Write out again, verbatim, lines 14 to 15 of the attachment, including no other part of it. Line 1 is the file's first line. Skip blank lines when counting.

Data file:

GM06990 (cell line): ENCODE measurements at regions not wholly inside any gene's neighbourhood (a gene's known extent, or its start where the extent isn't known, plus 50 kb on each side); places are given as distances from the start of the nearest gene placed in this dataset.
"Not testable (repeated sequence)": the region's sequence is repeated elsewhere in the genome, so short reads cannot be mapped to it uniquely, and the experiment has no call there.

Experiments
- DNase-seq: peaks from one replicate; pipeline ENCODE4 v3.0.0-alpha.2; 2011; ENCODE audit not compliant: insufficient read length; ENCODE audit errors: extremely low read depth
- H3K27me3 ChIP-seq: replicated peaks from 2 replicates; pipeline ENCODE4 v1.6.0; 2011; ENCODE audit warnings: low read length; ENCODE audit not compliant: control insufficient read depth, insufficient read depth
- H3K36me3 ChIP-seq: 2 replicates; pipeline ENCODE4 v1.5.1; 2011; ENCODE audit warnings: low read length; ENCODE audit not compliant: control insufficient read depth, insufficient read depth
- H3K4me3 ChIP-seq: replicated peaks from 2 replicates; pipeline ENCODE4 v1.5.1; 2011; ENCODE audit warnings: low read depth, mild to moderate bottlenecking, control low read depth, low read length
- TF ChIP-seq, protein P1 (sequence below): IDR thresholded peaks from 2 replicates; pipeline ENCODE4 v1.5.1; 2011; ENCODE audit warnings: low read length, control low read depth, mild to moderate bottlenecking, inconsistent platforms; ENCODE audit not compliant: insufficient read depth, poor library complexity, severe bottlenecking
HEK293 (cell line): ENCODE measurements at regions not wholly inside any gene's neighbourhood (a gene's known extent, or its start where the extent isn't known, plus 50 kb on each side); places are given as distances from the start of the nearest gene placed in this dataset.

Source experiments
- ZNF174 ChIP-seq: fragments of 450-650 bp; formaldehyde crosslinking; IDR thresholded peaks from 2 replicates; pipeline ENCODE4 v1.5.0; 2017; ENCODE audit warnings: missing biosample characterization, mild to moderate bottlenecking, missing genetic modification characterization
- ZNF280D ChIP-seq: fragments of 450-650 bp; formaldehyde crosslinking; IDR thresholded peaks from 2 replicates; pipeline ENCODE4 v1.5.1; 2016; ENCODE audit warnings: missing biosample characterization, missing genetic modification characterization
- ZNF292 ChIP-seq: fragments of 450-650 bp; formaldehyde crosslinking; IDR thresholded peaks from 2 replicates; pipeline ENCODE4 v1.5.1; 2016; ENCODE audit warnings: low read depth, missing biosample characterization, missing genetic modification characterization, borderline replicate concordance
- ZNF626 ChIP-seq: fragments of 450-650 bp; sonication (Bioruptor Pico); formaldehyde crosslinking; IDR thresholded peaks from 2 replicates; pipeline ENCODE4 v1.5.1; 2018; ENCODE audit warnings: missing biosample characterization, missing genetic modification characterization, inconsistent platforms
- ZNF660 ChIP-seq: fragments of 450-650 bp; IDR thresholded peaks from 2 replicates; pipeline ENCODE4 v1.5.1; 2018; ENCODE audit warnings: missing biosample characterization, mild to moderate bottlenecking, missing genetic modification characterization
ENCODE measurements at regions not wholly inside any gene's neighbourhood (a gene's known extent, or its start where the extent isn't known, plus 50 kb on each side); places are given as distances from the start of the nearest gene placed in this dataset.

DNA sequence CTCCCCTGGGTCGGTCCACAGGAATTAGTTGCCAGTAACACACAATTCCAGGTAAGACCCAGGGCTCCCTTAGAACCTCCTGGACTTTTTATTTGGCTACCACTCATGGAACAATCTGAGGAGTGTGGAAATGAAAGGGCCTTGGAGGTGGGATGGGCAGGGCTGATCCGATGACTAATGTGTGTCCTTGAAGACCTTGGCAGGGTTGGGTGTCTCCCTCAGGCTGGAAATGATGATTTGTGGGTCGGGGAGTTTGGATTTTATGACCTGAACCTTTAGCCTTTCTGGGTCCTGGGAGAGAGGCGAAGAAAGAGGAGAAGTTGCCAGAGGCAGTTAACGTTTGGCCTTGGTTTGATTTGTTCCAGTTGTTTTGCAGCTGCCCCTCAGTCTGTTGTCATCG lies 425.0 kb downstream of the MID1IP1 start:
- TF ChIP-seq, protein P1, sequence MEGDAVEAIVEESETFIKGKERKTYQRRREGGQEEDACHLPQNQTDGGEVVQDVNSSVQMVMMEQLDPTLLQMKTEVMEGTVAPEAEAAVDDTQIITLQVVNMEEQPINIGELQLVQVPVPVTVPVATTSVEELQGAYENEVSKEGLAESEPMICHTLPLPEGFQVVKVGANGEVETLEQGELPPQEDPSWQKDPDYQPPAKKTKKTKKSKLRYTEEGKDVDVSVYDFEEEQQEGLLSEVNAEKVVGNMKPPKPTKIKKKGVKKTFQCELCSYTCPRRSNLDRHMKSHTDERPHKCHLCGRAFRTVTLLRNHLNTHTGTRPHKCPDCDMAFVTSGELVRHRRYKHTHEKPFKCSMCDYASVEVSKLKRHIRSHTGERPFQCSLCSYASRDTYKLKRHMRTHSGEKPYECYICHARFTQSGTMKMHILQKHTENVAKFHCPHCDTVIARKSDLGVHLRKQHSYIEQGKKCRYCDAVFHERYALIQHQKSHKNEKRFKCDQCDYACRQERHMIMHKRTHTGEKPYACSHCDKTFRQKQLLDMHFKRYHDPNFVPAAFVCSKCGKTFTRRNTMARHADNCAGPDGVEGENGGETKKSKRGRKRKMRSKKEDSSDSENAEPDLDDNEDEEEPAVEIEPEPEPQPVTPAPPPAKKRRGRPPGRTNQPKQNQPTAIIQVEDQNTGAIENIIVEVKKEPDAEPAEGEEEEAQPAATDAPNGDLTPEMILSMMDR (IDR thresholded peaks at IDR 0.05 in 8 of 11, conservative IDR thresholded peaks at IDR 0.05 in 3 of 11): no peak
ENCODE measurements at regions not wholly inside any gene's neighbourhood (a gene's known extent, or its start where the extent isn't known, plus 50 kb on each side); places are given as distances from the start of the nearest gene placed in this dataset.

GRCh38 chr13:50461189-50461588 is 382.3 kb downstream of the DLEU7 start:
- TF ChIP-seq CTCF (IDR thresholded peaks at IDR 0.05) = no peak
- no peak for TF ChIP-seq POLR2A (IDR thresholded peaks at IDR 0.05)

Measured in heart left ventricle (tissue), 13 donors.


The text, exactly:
- ZNF626 ChIP-seq: fragments of 450-650 bp; sonication (Bioruptor Pico); formaldehyde crosslinking; IDR thresholded peaks from 2 replicates; pipeline ENCODE4 v1.5.1; 2018; ENCODE audit warnings: missing biosample characterization, missing genetic modification characterization, inconsistent platforms
- ZNF660 ChIP-seq: fragments of 450-650 bp; IDR thresholded peaks from 2 replicates; pipeline ENCODE4 v1.5.1; 2018; ENCODE audit warnings: missing biosample characterization, mild to moderate bottlenecking, missing genetic modification characterization